Supplements Details

Glucosamine Sulfate

What other names is Glucosamine Sulfate known by?

2-Amino-2-Deoxy-Beta-D-Glucopyranose, 2-Amino-2-Deoxy-D-Glucose Sulfate, 2-amino-2-deoxyglucose sulfate, Amino Monosaccharide, Chitosamine, Chlorure de Potassium-Sulfate de Glucosamine, D-Glucosamine, D-Glucosamine Sulfate, D-Glucosamine Sulphate, G6S, Glucosamine, Glucosamine Potassium Sulfate, Glucosamine Sulfate 2KCl, Glucosamine Sulfate-Potassium Chloride, Glucosamine Sulphate, Glucosamine Sulphate KCl, Glucosamine-6-Phosphate, GS, Mono-Sulfated Saccharide, Poly-(1->3)-N-Acetyl-2-Amino-2-Deoxy-3-O-Beta-D-Glucopyranurosyl-4-(or 6-) Sul, Saccharide Mono-Sulfaté, Saccharide Sulfaté, Sulfate de Glucosamine, Sulfate de Glucosamine 2KCl, SG, Sulfated Monosaccharide, Sulfated Saccharide, Sulfato de Glucosamina.

Glucosamine Hydrochloride and N-Acetyl Glucosamine are different than Glucosamine Sulfate. For information on these different products, see the Glucosamine Hydrochloride and N-Acetyl Glucosamine listings.

What is Glucosamine Sulfate?

Glucosamine sulfate is a chemical compound found in the fluid around joints. It can also be taken from natural sources such as seashells, or it can be made in the laboratory.

Don't confuse glucosamine sulfate with other forms such as glucosamine hydrochloride or N-acetyl-glucosamine. They may not have the same effects.

Is Glucosamine Sulfate effective?

Glucosamine sulfate can improve pain and movement in knees affected by osteoarthritis. It seems to work about as well as some nonprescription pain medications. But glucosamine takes about twice as long to work, four weeks instead of two. There is some evidence that glucosamine sulfate may actually keep the joint problems from getting worse. Other pain relievers can reduce the pain but do not prevent the disease from slowly destroying more of the joint. Glucosamine sulfate might not be as effective for reducing pain in more severe, long-standing osteoarthritis.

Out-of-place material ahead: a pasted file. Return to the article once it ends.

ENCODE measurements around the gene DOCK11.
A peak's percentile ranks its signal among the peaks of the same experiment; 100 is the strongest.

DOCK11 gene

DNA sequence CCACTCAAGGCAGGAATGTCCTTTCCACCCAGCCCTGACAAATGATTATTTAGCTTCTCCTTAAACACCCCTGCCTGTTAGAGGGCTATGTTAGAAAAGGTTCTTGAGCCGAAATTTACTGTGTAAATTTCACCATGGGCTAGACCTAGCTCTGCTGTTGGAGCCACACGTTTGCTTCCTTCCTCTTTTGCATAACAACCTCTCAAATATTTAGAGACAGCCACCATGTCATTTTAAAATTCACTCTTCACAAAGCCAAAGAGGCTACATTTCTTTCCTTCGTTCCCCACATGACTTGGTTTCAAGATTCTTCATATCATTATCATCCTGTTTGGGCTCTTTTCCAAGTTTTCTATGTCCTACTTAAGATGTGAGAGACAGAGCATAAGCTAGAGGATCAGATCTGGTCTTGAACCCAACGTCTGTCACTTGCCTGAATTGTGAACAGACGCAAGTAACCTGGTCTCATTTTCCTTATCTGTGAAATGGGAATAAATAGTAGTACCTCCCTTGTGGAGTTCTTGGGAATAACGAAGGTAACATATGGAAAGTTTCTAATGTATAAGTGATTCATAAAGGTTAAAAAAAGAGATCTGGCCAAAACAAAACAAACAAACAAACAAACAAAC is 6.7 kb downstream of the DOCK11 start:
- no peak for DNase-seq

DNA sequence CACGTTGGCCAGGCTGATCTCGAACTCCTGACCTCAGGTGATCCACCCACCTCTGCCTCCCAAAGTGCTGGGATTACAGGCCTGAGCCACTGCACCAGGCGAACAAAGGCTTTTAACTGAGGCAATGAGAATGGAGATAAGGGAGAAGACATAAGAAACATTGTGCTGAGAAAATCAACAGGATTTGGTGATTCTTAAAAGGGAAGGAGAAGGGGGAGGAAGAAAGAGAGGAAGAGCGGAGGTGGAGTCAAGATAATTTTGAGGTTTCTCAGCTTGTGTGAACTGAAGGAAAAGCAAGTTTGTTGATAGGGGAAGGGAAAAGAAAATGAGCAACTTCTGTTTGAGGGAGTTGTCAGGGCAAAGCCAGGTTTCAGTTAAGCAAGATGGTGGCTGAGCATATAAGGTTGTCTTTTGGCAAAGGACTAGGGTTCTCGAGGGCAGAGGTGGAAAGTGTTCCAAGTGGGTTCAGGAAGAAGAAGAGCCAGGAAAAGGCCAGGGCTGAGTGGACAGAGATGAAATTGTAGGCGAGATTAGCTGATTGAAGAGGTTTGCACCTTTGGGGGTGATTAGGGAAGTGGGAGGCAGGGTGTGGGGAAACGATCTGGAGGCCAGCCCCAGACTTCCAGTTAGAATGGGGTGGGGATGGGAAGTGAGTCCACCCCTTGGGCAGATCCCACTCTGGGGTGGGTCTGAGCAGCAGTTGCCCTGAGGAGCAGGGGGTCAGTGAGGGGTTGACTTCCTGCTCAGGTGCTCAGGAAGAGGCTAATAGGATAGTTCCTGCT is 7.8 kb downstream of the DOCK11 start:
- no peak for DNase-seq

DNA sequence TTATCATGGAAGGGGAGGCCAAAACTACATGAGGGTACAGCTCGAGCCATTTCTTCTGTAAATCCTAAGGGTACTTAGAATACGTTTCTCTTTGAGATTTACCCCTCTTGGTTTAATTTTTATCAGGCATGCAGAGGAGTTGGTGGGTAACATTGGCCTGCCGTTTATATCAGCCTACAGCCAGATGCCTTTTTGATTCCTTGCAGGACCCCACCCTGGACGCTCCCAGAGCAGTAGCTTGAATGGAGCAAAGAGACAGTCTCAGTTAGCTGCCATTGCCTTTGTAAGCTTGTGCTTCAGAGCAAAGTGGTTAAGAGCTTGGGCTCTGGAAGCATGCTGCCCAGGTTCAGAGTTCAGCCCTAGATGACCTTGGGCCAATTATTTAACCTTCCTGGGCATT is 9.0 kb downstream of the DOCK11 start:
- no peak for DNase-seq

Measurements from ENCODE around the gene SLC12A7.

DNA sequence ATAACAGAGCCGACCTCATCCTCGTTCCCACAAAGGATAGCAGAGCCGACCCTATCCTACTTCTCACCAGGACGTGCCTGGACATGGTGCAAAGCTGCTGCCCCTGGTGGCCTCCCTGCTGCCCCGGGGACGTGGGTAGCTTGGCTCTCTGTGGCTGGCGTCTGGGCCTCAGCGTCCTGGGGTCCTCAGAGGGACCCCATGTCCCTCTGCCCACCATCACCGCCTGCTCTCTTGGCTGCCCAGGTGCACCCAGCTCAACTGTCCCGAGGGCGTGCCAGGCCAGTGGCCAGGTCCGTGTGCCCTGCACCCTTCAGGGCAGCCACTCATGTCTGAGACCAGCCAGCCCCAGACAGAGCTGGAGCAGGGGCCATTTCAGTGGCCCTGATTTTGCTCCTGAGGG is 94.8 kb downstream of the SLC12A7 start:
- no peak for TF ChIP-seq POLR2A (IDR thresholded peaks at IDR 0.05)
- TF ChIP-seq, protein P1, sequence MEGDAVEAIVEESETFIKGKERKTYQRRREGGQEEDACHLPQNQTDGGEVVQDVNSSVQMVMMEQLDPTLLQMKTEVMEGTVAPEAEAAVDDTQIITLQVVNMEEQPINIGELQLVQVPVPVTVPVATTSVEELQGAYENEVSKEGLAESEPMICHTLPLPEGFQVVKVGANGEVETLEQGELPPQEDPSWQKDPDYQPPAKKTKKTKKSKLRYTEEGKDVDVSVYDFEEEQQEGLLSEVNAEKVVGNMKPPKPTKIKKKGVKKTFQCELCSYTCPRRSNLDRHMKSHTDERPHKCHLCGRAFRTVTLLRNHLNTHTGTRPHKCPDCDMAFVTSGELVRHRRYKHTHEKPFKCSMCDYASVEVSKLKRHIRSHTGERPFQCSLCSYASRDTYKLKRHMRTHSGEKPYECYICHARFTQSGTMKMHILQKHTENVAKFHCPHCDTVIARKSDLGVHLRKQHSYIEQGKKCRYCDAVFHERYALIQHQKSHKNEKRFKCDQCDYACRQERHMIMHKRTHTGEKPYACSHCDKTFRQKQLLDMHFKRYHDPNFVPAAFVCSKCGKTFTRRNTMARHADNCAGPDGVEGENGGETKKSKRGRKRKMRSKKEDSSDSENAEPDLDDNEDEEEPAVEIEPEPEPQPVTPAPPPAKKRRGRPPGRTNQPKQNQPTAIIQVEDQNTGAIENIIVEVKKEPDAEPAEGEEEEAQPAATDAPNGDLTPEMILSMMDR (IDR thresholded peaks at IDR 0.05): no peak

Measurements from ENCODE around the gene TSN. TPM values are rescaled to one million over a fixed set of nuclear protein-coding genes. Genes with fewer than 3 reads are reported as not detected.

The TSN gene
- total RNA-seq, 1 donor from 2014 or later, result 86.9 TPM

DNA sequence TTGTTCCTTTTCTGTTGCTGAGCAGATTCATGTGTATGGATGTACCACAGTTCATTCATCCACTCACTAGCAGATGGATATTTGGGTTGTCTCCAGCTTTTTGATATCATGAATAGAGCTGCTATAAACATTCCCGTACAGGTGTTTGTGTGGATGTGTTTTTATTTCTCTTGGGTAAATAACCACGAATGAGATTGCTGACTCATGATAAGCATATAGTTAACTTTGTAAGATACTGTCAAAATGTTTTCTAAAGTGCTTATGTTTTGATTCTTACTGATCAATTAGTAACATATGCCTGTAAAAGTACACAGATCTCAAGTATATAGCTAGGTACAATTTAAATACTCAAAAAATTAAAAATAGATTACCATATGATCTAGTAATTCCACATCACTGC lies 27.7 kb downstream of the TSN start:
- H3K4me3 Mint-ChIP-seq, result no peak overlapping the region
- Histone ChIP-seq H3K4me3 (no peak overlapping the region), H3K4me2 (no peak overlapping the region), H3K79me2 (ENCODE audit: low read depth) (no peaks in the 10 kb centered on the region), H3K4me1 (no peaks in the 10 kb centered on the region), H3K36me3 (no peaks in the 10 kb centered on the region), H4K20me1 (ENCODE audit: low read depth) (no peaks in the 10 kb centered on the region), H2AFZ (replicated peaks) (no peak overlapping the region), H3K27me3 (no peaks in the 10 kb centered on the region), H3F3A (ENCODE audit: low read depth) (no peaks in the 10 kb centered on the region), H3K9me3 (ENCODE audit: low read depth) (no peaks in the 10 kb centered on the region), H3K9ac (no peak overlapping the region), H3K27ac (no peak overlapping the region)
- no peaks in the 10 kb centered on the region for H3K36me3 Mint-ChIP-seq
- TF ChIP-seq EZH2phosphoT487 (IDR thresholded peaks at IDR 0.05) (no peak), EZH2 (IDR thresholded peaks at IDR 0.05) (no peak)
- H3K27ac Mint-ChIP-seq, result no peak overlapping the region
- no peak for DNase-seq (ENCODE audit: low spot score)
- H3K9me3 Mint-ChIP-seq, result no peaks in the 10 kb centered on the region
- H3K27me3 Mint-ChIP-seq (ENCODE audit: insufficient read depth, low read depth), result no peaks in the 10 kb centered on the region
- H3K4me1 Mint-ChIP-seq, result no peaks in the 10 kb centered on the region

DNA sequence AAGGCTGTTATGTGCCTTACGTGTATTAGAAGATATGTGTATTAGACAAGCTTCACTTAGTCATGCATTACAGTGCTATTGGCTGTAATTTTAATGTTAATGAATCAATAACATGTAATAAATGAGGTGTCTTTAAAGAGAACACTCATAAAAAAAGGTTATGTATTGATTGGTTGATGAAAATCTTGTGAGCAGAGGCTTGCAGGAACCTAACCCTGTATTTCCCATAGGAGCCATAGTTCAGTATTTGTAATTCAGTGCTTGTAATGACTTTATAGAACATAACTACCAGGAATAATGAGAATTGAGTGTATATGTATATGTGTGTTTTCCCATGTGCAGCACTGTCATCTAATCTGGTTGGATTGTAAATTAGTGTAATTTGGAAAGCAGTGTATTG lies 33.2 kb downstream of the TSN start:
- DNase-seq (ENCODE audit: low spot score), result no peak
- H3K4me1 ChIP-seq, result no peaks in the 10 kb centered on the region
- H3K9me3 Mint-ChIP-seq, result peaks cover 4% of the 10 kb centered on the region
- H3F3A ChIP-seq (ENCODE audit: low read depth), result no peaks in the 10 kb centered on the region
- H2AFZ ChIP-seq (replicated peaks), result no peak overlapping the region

Glucosamine sulfate is often marketed in combination products that also contain chondroitin sulfate. So far, there is no evidence that the combination products work any better than glucosamine sulfate or chondroitin sulfate alone. Buying a combination product is probably not worth the extra cost.

Likely Effective for...

  • Osteoarthritis.

Possibly Effective for...

  • Temporomandibular joint (TMJ) arthritis.

Insufficient Evidence to Rate Effectiveness for...

  • Glaucoma and weight loss.

How does Glucosamine Sulfate work?

Glucosamine in the body is used to make cartilage, a "cushion" that surrounds joints. In osteoarthritis, this cushion becomes thinner and stiff. Taking glucosamine sulfate as a supplement might help to supply the materials needed to rebuild cartilage. 

Are there safety concerns?

Glucosamine sulfate seems to be safe for most people. It can cause some mild side effects including nausea, heartburn, diarrhea, and constipation. Uncommon side effects are drowsiness, skin reactions, and headache. Some glucosamine products do not contain the labeled amount of glucosamine or contain excessive amounts of manganese. Ask your healthcare professional about reliable brands.

Some preliminary research suggests that glucosamine sulfate might raise blood sugar in people with diabetes. However, more reliable research indicates that glucosamine sulfate does not seem to significantly affect blood sugar control in people with type 2 diabetes. Glucosamine with routine blood sugar monitoring appears to be safe for most people with diabetes.